The nation’s unemployment rate fell to 3.9 percent last month (April, 2018), its lowest level since December 2000, according to today’s (May 4, 2018) monthly employment report issued by the Bureau of Labor Statistics (BLS). Today’s numbers closely align with yesterday’s NFIB Small Business Economic Trends, a tracking survey that has issued quarterly surveys since 1974 and monthly surveys since 1986.
Employment numbers released by the Bureau of Labor Statistics
3.9%, | April’s BLS unemployment rate, its lowest level since December 2000.
164,000 | New jobs generated by U.S. employers during April
$26.84 (2.6% over April 2017) | The average hourly earnings of an American worker
49,000 | Increase in construction and manufacturing jobs
54,000 | Increase in professional and business services jobs
Small Business Economic Statistics released by NFIB
In NFIB’s report, small businesses continue to demonstrate strong economic growth.
57% | Percentage of small business respondents indicated they are hiring or planning to hire, up four points from March.
33% | Percent of small business owners reporting higher worker compensation
Like the BLS jobs numbers released today, NFIB’s job numbers are the best since 2000.
“This month’s jobs report reinforces small business owners’ optimism about the economy. They are hiring, and compensation is up,” said NFIB President and CEO Juanita Duggan. “In previous years, small businesses were most concerned about taxes and regulations on their businesses, now they are setting plans to grow, and they want to find workers to fill these jobs.”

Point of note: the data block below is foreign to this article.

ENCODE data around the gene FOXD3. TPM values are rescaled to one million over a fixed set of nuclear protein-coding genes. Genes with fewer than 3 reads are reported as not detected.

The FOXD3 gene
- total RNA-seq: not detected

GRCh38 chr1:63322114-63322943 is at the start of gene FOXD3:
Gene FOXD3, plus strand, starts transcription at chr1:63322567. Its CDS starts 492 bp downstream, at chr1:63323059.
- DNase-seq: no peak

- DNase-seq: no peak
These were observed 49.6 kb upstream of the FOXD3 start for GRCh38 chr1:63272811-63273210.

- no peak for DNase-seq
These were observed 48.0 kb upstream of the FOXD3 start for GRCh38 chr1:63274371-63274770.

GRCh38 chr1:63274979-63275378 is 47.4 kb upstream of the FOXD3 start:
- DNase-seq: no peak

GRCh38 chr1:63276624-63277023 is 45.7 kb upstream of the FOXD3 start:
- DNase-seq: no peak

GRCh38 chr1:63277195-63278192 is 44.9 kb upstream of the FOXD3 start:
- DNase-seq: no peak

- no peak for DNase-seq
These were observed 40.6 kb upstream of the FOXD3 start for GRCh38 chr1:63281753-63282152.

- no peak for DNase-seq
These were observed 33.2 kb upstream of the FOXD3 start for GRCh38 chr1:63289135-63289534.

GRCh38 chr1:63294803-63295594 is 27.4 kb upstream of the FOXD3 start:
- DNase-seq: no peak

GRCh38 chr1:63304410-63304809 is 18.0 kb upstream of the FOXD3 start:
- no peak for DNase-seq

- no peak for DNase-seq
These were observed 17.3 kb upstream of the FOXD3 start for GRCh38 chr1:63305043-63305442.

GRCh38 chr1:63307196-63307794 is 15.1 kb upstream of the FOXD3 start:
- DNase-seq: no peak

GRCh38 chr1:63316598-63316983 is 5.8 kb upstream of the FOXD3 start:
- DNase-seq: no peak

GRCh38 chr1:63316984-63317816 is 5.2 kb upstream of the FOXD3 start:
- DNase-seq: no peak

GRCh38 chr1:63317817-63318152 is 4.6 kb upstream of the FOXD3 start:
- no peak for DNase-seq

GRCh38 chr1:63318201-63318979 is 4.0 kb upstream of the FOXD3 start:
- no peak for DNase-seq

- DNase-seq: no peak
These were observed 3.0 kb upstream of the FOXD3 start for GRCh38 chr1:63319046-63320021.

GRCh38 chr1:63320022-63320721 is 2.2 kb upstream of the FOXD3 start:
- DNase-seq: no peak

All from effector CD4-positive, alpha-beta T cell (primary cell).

88% | Percentage of small businesses with plans to hire who reported difficulties finding qualified candidates.
22% | Percentage of survey respondents who say “difficulty of finding qualified workers” as their single most important business problem. Second month in a row, this is their #1 business problem.
35% | Percentage of owners who say they cannot fill open positions.
12% | Owners who reported using temporary workers, up two points from the previous month.
48% | Percentage of construction companies that cannot fill an open position
48% | Percentage of manufacturing companies that cannot fill an open position
“The shortage of qualified workers is clearly holding back even stronger economic growth,” said NFIB Chief Economist Bill Dunkelberg. “The high demand has real impacts. In some industries, nearly half of the firms have unfilled openings. It’s especially severe in construction and manufacturing.”